Chartchai Parasuk, PhD, is a freelance economist.
If the government does not wish to see a collapse of society, it must rethink its Covid-19 strategy. First, it must admit that the Covid-19 outbreak is not controllable after the outbreak has changed from the cluster level (individual based) to the community level (activity based).
The OECD (Organisation for Economic Co-operation and Development) in last December's forecast raised its global GDP growth forecast for 2021 from 4.2% to 5.8% as of May 2021, primarily due to the achievement of Covid-19 vaccine rollout in developed nations. The GDP growth rate for the US is estimated to be as high as 6.9% this year -- an admirable rise from a contraction of 3.5% last year. The US is not the only economy that benefits from a quick vaccine rollout. The UK economy is projected to grow at an even higher rate of 7.5% in 2021 as more than 40% of its population has been fully vaccinated and about 60% of its population received at least one dose.
It is now official. An emergency decree authorising the Ministry of Finance to borrow money to solve the economic and social problems arising from the Covid-19 outbreak was published in the Royal Gazette on Tuesday. However, the authorised amount is 500 billion baht, not 700 billion baht as we had heard from various sources. The spending is divided into three categories: 30 billion baht for healthcare management; 300 billion baht for economic relief programmes, and 170 billion baht for economic recovery projects.
In the second quarter of 2020, the Thai economy shrank as much as 12.1%, resulting in a loss of 610 billion baht in GDP. Such a huge loss was the impact of Covid-19, caused by fear of the pandemic, the impact of strict lockdown measures, and a loss of revenue from foreign tourists.
Wow. What a difference two weeks makes! In my previous article, I wrote, with grave concern, that over 6,000 people had been infected with Covid-19 within just two weeks of the third outbreak. Two weeks later, the number of cases from the third wave alone, which started early this month, has skyrocketed five-fold to over 30,000 cases. Who knows when and how this round will end?
Today's article is "breaking news" as I am in the midst of writing a five-part series about the liquidity crisis risk facing the country. I have already published the first two parts of the series -- origins of the risk and experience from 1997 economic crisis. I still have three more articles to go. They are: (1) warning signs of the risk, (2) shielding oneself from the risk, and (3) appropriate macro-economic policy responses. I do not want to break the series because warning signs are getting stronger every day such as the alarming US$8.4 billion (263 billion baht) outflow in March and the 154 billion baht government cash deficit in February.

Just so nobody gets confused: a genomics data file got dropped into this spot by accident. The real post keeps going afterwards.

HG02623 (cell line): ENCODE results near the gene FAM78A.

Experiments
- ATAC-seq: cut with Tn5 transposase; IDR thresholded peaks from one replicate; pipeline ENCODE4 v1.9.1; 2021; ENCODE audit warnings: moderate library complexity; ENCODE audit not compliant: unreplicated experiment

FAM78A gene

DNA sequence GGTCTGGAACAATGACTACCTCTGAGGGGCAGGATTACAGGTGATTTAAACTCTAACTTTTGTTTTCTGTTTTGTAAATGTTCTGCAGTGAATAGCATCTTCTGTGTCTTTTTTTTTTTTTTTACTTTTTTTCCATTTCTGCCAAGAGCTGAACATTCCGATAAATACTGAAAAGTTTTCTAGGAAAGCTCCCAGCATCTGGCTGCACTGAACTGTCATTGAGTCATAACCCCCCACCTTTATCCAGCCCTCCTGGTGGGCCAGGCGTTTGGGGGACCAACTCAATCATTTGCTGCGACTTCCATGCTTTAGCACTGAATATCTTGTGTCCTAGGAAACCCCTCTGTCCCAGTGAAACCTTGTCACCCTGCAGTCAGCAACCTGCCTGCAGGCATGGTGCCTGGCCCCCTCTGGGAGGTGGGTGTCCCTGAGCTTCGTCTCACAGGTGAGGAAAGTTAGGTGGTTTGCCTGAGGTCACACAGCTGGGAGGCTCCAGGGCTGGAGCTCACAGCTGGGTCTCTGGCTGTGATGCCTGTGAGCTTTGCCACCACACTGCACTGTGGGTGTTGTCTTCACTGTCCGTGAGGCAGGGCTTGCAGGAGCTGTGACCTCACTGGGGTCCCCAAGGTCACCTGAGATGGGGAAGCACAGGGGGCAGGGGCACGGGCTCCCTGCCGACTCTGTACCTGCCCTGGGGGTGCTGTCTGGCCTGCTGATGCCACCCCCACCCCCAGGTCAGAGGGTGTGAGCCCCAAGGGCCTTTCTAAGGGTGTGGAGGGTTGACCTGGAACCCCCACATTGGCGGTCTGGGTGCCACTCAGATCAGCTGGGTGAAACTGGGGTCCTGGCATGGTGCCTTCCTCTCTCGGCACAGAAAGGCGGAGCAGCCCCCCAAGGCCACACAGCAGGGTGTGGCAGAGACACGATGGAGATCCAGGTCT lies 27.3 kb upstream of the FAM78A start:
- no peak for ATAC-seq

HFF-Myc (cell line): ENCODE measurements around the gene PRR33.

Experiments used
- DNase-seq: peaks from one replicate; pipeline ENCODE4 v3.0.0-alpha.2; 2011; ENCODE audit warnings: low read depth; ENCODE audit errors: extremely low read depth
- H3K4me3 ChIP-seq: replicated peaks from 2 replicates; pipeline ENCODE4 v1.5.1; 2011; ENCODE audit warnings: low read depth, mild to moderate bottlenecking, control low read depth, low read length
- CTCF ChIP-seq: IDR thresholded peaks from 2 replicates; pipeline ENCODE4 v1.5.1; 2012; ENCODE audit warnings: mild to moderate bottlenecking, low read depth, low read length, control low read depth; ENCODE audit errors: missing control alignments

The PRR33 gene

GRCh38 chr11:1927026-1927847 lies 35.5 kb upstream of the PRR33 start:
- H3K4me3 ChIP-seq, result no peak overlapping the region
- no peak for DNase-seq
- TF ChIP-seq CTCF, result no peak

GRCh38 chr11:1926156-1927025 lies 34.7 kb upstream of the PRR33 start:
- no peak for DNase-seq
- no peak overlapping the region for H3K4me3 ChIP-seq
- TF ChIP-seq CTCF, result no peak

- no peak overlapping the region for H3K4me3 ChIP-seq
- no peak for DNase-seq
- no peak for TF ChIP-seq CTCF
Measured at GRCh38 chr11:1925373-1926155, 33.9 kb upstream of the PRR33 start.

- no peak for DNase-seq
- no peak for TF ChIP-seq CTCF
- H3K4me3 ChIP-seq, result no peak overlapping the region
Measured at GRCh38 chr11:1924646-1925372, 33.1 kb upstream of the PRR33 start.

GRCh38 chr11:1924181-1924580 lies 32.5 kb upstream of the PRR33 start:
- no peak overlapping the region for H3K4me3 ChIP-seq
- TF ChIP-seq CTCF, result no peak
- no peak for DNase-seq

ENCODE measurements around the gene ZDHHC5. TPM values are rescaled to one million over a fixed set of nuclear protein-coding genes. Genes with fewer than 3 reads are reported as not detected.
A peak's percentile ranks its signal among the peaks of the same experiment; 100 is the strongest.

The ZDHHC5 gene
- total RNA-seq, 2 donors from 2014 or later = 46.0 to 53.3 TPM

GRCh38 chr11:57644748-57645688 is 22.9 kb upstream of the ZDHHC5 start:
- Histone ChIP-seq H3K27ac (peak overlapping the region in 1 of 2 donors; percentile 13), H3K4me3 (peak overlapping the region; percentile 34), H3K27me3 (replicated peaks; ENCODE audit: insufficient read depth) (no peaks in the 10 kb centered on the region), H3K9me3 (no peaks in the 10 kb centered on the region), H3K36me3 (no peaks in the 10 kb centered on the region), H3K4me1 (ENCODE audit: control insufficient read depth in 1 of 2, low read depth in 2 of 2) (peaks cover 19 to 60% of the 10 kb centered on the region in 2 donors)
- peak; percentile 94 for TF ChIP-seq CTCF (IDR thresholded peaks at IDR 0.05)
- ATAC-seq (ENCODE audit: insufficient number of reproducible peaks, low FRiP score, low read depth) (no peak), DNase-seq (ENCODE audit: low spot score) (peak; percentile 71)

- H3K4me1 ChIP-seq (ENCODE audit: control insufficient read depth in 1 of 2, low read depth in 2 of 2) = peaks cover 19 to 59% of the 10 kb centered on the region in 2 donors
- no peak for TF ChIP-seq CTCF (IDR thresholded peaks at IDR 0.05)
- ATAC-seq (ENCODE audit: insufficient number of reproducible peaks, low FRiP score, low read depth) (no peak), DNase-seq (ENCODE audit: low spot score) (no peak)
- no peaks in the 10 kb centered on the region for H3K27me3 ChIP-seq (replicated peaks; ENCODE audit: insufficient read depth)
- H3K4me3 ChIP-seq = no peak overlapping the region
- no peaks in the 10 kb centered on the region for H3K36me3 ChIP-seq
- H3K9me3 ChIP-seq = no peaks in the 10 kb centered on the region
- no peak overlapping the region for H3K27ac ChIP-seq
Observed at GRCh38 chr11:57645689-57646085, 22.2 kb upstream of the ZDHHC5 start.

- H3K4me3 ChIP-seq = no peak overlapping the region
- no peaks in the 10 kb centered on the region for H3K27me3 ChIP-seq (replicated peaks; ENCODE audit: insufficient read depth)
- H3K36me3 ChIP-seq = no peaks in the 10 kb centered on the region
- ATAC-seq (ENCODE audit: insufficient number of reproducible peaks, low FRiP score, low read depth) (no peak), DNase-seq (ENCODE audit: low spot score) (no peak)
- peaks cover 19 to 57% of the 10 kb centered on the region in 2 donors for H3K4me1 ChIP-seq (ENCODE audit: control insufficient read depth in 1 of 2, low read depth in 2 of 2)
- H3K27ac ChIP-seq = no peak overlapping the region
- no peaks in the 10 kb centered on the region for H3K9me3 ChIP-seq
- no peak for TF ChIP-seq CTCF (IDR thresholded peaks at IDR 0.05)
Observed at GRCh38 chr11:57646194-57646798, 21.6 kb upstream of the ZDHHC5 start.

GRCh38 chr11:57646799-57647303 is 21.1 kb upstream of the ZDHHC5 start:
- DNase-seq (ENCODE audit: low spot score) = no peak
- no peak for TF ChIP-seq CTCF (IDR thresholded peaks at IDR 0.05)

Today is April Fools' day. But there is no fooling about the threat of liquidity crisis. I am sure that many readers are sceptical about the possibility of a liquidity crunch in this country. First, the government debt to GDP ratio is less than 60% which is not high by international standards. Second, Thailand now, unlike in 1997, has adopted a flexible exchange rate system which has a low risk of currency speculation. And, third, the country has international reserves equivalent to 11 months of imports of goods and services which is two times higher than IMF's suggested requirement. How could an economy this good be at risk?
The world is having great economic news. All international economic agencies have upgraded world economic forecasts for 2021. The latest one is the OECD (Organization for Economic Cooperation and Development) who raises global economic growth forecast from 4.2% (December 2020's forecast) to 5.6% (March 2021's forecast). A higher growth prospect is the result of a fast roll-out of Covid-19 vaccination; super-large US economic stimulus package; and accelerated growth of the Chinese economy. The OECD projected that the US economy would grow by 6.5% while the Chinese economy would expand by 7.8% this year. These two giant economies account for 41% of the world economy. Therefore, high growth from these two countries is likely to induce high economic growth in other economies as well.